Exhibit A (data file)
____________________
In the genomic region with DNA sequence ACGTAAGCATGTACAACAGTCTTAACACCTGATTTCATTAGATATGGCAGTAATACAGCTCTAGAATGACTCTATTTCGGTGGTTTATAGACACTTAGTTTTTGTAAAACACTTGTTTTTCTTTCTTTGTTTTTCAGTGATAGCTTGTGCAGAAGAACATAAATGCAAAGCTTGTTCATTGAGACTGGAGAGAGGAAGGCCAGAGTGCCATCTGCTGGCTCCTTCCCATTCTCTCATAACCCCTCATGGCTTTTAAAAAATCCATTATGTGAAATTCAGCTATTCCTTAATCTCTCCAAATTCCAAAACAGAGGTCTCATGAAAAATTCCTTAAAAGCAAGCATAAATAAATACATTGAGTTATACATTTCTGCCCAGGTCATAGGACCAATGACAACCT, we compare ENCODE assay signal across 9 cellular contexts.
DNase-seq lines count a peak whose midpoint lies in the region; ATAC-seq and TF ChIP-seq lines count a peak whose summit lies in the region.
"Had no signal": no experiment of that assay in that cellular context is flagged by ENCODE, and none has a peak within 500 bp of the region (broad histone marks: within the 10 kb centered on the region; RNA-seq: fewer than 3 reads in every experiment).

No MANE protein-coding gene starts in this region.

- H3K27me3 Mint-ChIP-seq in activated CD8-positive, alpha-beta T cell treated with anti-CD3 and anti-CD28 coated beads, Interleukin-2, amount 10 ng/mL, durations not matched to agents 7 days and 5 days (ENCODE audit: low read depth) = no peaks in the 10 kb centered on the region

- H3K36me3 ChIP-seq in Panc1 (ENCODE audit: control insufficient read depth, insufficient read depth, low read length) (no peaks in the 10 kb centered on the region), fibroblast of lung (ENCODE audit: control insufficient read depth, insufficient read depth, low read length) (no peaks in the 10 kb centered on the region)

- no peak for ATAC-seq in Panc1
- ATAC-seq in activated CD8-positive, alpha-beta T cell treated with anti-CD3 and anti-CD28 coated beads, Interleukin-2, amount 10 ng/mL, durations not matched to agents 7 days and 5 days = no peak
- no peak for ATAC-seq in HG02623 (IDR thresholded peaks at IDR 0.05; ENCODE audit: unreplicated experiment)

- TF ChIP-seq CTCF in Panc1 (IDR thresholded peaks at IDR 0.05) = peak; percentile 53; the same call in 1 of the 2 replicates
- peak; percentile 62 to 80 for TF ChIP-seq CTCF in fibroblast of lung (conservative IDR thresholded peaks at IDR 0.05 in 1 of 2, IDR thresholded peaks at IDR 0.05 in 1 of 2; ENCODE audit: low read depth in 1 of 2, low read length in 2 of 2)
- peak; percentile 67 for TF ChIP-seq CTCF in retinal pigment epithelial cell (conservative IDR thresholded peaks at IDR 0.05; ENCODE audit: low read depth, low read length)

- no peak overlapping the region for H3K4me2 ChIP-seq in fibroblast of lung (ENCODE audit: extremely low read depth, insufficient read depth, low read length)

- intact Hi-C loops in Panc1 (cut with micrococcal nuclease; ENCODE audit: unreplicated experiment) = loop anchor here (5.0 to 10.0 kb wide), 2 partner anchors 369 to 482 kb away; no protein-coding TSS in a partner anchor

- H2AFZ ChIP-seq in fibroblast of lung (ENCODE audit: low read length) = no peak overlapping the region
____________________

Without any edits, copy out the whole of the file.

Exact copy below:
In the genomic region with DNA sequence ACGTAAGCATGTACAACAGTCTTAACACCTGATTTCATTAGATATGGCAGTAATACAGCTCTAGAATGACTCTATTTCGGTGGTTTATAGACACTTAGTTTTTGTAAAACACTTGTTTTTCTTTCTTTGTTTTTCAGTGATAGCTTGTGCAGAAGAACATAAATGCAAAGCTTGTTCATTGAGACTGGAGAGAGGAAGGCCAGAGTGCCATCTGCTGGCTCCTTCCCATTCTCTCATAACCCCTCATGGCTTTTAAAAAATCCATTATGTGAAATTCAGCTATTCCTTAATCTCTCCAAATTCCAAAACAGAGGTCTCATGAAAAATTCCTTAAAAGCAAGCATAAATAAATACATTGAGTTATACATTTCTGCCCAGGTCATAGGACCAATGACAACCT, we compare ENCODE assay signal across 9 cellular contexts.
DNase-seq lines count a peak whose midpoint lies in the region; ATAC-seq and TF ChIP-seq lines count a peak whose summit lies in the region.
"Had no signal": no experiment of that assay in that cellular context is flagged by ENCODE, and none has a peak within 500 bp of the region (broad histone marks: within the 10 kb centered on the region; RNA-seq: fewer than 3 reads in every experiment).

No MANE protein-coding gene starts in this region.

- H3K27me3 Mint-ChIP-seq in activated CD8-positive, alpha-beta T cell treated with anti-CD3 and anti-CD28 coated beads, Interleukin-2, amount 10 ng/mL, durations not matched to agents 7 days and 5 days (ENCODE audit: low read depth) = no peaks in the 10 kb centered on the region

- H3K36me3 ChIP-seq in Panc1 (ENCODE audit: control insufficient read depth, insufficient read depth, low read length) (no peaks in the 10 kb centered on the region), fibroblast of lung (ENCODE audit: control insufficient read depth, insufficient read depth, low read length) (no peaks in the 10 kb centered on the region)

- no peak for ATAC-seq in Panc1
- ATAC-seq in activated CD8-positive, alpha-beta T cell treated with anti-CD3 and anti-CD28 coated beads, Interleukin-2, amount 10 ng/mL, durations not matched to agents 7 days and 5 days = no peak
- no peak for ATAC-seq in HG02623 (IDR thresholded peaks at IDR 0.05; ENCODE audit: unreplicated experiment)

- TF ChIP-seq CTCF in Panc1 (IDR thresholded peaks at IDR 0.05) = peak; percentile 53; the same call in 1 of the 2 replicates
- peak; percentile 62 to 80 for TF ChIP-seq CTCF in fibroblast of lung (conservative IDR thresholded peaks at IDR 0.05 in 1 of 2, IDR thresholded peaks at IDR 0.05 in 1 of 2; ENCODE audit: low read depth in 1 of 2, low read length in 2 of 2)
- peak; percentile 67 for TF ChIP-seq CTCF in retinal pigment epithelial cell (conservative IDR thresholded peaks at IDR 0.05; ENCODE audit: low read depth, low read length)

- no peak overlapping the region for H3K4me2 ChIP-seq in fibroblast of lung (ENCODE audit: extremely low read depth, insufficient read depth, low read length)

- intact Hi-C loops in Panc1 (cut with micrococcal nuclease; ENCODE audit: unreplicated experiment) = loop anchor here (5.0 to 10.0 kb wide), 2 partner anchors 369 to 482 kb away; no protein-coding TSS in a partner anchor

- H2AFZ ChIP-seq in fibroblast of lung (ENCODE audit: low read length) = no peak overlapping the region